A Miami Herald article discusses the banning of Chacao Mayor Leopoldo López from running in the upcoming elections, but fails to report that he was banned due to criminal charges. The article alludes that criminal charges against opposition candidates are political, but in fact, many of the 250 candidates affected by these charges are Chavez supporters. The article also portrays López as a martyr, mentioning the death of his bodyguard, but no evidence to has suggested that his bodyguard’s murder was political in nature.

The Washington Times reports on an ‘angry’ letter sent by a group of U.S. Congressmen to President Chavez, which states their outrage over the expulsion of two high-level Human Rights Watch personnel. The letter and the article do not recognize that the Human Rights Watch report on Venezuela had serious methodological flaws which led to its gross omissions and biased conclusions.

A Sun-Sentinel op-ed on Venezuela falsely states that Venezuela purchased $4 billion in Russian military equipment over the past few weeks. Meanwhile, Bloomberg correctly reports that Venezuela purchased $4.4 billion worth of arms from Russia from 2005-2007. Venezuela’s military purchases from Russia have indeed increased since a U.S. imposed military embargo on the country.

September 30, 2008

Venezuela Pursues New Energy Avenues, Ecuador Renews Democracy

Spain’s foreign minister said Monday that he supports Venezuela’s decision to pursue nuclear energy as long as “it meets all the safeguards and protections” established by the International Atomic Energy Agency (IAEA) and it is not for “military purposes,” according to the Caracas newspaper El Universal. President Chavez has affirmed that the nuclear power would indeed be for peaceful purposes only. Meanwhile, the AP reports that Costa Rica is promoting a nuclear test-ban treaty for Latin American countries that would ensure peaceful conduct, a treaty Venezuela already ratified in 2002.

More news comes today on Venezuela’s deal with Portugal to purchase 1 million kid-friendly laptops for use in schools across the country (at right, President Chavez and Portugal’s Socrates check out a model). The BBC reports: “The deal to buy the machines is the largest yet for laptops created for school children.”

After voters in Ecuador overwhelmingly approved a new constitution in a national referendum last Sunday, sources allege that President Correa is “tightening his grip” on the economy with new laws that give the state a broader role in setting monetary and oil policy. Reuters reports that opposition groups say Correa has “too much authority.” For most, though, the vote was seen as a democratic renewal that demonstrated the strong legitimacy of the government. Such legitimacy has been a long time coming; Correa is set to be the first leader in over a decade to serve a full term in office. The Christian Science Monitor says Correa is “not a lackey” of Venezuela’s Chavez, when in fact, neither are any of the other the popularly elected leftist Latin American presidents.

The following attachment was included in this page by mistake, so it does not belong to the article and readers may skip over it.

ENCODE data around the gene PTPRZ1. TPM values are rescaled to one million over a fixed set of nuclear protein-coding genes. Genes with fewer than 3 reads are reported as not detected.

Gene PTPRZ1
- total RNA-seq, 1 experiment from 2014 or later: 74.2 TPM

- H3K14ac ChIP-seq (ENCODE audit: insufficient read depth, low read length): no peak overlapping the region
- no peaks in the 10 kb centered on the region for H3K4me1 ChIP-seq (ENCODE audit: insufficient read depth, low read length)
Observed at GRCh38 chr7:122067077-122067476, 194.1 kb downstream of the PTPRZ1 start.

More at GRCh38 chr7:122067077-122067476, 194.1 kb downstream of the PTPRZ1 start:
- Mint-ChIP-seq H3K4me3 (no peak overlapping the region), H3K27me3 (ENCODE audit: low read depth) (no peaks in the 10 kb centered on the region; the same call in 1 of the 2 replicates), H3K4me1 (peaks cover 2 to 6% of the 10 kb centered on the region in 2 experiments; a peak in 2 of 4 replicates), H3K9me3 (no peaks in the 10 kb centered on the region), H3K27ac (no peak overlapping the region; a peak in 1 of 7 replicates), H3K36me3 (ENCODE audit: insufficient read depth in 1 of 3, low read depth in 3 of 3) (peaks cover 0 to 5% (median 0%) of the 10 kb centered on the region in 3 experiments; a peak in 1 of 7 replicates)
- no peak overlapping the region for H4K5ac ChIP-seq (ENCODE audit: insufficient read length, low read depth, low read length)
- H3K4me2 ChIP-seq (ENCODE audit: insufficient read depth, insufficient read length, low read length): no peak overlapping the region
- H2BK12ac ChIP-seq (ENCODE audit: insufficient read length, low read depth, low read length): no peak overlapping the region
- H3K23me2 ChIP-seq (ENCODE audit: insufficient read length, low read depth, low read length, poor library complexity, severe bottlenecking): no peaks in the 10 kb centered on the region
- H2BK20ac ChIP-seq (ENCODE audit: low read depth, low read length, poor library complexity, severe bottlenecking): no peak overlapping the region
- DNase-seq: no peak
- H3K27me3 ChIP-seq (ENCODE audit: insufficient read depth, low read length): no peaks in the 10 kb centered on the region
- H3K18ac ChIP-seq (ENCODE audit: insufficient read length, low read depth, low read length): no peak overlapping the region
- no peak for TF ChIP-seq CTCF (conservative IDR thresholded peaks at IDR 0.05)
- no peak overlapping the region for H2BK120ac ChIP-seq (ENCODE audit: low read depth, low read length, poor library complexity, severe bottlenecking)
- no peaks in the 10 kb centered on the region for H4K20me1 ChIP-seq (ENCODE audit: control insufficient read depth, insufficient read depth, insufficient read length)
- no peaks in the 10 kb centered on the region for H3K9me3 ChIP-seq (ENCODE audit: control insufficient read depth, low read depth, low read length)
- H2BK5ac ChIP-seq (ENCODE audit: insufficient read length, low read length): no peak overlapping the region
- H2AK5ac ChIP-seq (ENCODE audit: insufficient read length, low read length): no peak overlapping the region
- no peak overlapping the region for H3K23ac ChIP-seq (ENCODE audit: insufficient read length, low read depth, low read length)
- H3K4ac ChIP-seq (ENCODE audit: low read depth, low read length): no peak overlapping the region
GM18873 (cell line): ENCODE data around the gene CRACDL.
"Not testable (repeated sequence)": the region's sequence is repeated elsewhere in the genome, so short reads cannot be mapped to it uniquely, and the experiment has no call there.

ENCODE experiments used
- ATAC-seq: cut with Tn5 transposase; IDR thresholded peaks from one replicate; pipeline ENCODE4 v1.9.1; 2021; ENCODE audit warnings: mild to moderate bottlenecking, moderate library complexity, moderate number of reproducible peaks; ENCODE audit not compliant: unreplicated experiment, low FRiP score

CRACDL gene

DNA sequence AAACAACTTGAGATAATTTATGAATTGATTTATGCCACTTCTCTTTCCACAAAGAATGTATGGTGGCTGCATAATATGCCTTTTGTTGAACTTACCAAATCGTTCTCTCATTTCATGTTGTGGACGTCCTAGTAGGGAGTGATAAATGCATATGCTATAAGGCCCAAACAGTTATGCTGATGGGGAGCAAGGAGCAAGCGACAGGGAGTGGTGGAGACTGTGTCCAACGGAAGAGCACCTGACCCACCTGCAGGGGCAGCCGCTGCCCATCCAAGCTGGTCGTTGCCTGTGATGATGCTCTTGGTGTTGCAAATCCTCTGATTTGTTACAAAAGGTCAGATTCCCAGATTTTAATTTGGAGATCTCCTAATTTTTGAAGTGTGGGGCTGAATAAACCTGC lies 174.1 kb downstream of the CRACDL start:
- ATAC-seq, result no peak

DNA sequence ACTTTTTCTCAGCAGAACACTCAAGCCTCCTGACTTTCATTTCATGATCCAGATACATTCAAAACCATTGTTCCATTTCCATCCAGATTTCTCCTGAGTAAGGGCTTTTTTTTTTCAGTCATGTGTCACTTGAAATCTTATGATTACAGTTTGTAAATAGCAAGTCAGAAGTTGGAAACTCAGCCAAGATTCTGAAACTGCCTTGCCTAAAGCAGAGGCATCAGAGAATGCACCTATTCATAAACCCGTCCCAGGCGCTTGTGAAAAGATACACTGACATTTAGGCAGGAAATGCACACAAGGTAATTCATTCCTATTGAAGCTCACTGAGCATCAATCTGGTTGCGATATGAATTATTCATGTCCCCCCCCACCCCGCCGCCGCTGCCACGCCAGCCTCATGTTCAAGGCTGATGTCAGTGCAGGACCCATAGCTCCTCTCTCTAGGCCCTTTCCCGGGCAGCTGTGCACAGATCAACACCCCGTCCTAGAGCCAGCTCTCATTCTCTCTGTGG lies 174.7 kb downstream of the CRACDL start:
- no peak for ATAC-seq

The recent expulsion of US Ambassadors from Bolivia and Venezuela are the subject of a Bay State Banner article which points out that “Chávez has consistently alleged that U.S. officials have been involved in efforts to destabilize the Venezuelan government.”

September 29, 2008

Venezuela Has Good Credit, Donates Laptops to Schools

President Chavez was in Portugal last Saturday, where he and Prime Minister Socrates signed deals worth $3 billion on technology, housing, and other issues. The AP reports that Venezuela purchased 1 million low-cost laptops from Portugal for use in schools.

In Russia last Friday, Chavez signed deals to create an oil and gas consortium and purchase $1 billion worth of military equipment. Sources do not report that Venezuela’s military purchases in Russia are partly the consequence of an embargo imposed by the US in 2006. Reuters reports that Russia and Venezuela may also work together on nuclear energy, according to Chavez, “for peaceful purposes, for medical purposes, for purposes of electricity generation.” Sources, however, emphasize the strategic dimensions of this issue, claiming that the move is “anti-US.” Venezuela, though, maintains stable trade relations with North America, and President Chavez has said he looks forward to improved diplomatic relations with a new US administration.

On the economy, Reuters reports that Standard & Poor’s gave Venezuela a good credit rating. According to Reuters, Venezuela has “robust external and fiscal balance sheets, which continue to improve as a result of high and increasing oil revenues.” Meanwhile, IPS reports on the expanding role of Venezuela’s state oil company, PDVSA, in the region.

Finally, voters in Ecuador overwhelmingly approved a new constitution in a national referendum yesterday (seen at right), bolstering the mandate of President Correa. The AFP reports that exit polls showed 65-70 percent approval of the new charter. The Washington Post reports that Correa said, “Today Ecuador has decided on a new nation. The old structures are defeated… This confirms the citizens’ revolution.”